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entertainment Updated: Jan 30, 2011 14:39 IST
HT Cafe

Tishani Doshi
Author, The Pleasure Seekers

Recently, I read Room by Emma Donoghue. It’s a strange and slightly claustrophobic tale about the love between a mother and son. The narrator is 5-year-old Jack who was conceived in the ‘room’. The story, which is really about kidnapping, torture and rape, becomes, in a sense, the story of his childhood.

1 Life and Times of Michael K: I admire all of J M Coetzee’s work for its sharpness and sparseness. But I love this book best of all for its treatment of solitude. Here’s a jewel of a sentence that I’ve been carrying around with me for some time: “It came home to him that he might die, he or his body, it was the same thing, that he might lie here till the moss on the roof grew dark before his eyes, that his story might end with his bones growing white in this far off place.” To me, that’s just perfection.

2 Invisible Cities: I’ve read this book by Italo Calvino several times, and each time I read it, I discover a new layer within its many layers. It’s a book that defies categorisation. It’s a love song to Venice, a conversation between Kublai Khan and Marco Polo, a study in desire, memory and continuity. It’s poetry disguised as prose.

3 The Bluest Eye: I read this novel by Toni Morrison a long time ago when I was contemplating becoming a writer. I remember thinking that I’d never read anything like this before. It was disturbing and powerful, and I think great literature aims to do just that.

4 Love in the Time of Cholera: Gabriel Garcia Marquez’ greatest gift as a novelist is his ability to create visual landscapes. He’s like an impressionist painter – broad brushstrokes of colour, emotion, noise. It is such a fantastic, weird, beautiful love story. When I visited Cartagena in Colombia, I remember thinking how familiar it all felt – the pink houses, the almond trees, the cobbled streets, and I realised it was because of my intimacy with this novel. Every house could have belonged to Fermina Daza, and the possibility of love was everywhere.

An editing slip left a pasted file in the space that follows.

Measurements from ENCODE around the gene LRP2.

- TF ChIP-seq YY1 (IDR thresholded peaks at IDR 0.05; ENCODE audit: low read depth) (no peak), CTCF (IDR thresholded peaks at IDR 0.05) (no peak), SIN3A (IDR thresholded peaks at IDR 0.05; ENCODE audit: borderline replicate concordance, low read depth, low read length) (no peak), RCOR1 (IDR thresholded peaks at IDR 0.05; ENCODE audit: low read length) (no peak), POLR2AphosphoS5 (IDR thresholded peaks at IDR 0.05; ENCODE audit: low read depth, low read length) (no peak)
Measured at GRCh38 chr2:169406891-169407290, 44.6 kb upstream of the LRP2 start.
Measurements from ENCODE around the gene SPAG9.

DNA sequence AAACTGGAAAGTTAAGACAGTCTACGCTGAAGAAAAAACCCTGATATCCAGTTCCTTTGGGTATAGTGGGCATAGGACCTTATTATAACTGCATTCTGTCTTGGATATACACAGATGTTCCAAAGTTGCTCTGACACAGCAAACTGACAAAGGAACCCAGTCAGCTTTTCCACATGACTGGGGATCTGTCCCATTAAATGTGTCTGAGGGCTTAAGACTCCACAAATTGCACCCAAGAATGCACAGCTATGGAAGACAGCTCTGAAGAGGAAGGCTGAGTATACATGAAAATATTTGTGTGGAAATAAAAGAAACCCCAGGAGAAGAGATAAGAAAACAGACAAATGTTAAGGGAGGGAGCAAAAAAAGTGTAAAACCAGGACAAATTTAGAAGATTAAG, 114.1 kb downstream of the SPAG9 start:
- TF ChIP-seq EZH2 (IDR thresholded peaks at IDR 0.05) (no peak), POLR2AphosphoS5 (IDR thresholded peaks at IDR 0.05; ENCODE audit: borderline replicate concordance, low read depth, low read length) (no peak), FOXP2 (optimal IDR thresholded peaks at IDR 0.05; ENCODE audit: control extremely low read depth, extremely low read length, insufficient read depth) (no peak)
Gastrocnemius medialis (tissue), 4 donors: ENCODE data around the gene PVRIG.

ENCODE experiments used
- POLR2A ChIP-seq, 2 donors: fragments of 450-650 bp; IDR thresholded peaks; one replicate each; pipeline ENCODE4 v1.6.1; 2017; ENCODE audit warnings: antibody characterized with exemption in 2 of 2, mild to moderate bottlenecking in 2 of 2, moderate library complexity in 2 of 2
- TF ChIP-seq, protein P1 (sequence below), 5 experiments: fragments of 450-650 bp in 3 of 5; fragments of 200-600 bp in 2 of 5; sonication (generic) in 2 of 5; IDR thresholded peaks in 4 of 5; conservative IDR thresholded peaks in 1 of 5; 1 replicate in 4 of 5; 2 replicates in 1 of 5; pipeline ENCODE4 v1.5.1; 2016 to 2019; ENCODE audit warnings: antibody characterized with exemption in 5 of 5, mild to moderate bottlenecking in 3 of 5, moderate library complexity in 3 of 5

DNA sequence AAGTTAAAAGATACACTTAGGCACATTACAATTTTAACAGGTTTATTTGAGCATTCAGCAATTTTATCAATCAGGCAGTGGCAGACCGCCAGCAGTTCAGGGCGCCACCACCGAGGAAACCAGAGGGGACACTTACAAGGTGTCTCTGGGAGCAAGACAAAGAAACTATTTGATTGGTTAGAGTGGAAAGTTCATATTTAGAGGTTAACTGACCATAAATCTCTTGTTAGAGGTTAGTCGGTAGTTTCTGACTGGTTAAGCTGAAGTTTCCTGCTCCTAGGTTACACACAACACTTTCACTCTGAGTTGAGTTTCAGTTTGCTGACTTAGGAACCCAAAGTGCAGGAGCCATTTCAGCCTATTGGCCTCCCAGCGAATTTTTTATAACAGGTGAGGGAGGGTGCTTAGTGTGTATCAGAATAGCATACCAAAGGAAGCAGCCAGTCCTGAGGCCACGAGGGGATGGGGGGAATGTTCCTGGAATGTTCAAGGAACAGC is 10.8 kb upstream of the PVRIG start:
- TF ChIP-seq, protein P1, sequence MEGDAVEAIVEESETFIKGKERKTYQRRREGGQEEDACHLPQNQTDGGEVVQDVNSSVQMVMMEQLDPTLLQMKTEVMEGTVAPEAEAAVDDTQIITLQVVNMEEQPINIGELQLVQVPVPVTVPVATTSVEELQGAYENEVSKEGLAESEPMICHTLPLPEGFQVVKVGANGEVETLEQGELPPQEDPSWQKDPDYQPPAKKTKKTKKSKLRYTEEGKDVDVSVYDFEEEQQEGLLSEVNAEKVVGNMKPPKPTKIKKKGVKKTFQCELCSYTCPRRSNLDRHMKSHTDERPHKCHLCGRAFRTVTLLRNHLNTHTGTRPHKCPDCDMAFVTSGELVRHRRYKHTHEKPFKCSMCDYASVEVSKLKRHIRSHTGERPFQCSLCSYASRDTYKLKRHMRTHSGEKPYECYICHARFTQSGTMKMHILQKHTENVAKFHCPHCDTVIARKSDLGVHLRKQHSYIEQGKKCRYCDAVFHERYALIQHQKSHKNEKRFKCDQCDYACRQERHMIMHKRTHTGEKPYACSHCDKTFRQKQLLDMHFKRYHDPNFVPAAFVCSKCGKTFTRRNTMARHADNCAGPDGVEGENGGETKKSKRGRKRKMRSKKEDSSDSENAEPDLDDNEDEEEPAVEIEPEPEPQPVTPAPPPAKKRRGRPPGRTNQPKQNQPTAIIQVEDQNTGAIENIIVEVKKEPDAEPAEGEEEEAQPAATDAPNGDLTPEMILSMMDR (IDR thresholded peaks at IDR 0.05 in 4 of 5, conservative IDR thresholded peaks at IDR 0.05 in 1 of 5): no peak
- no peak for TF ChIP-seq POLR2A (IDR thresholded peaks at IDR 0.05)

- Manali Shah

Ankur Tewari
Singer-songwriter, Ankur Tewari and the Ghalat Family

I’m currently listening to Come Around Sundown by Kings of Leon. I like the idea that these are just a bunch of local boys from a small town in USA. The fact that they are not from the urban hub, yet have a sound that’s very edgy makes them interesting. Though I find their previous albums much better, I’m a loyalist, so I’m giving it another listen for their music to grow on me.

1 White Album (The Beatles): It was one album that broke all norms of recording when it first released. The Fabulous Four created a raw album and even the cover was very unconventional, with just a bare white artwork. The very idea of the album was rebellious and that’s what I like about it.

2 Achtung Baby (U2): Even the caller tune for my phone, the song ‘One’ is from this album. I was fixated with this album back in college, when I was learning to the play the guitar. All the songs have great melodies.

3 Born in the USA (Bruce Springsteen): This was the first cassette I bought with my own pocket money. I remember Springsteen was coming to India that time around, and I was excited about it. I hadn’t heard much of his compositions back then, but I was blown away when I heard this cult album.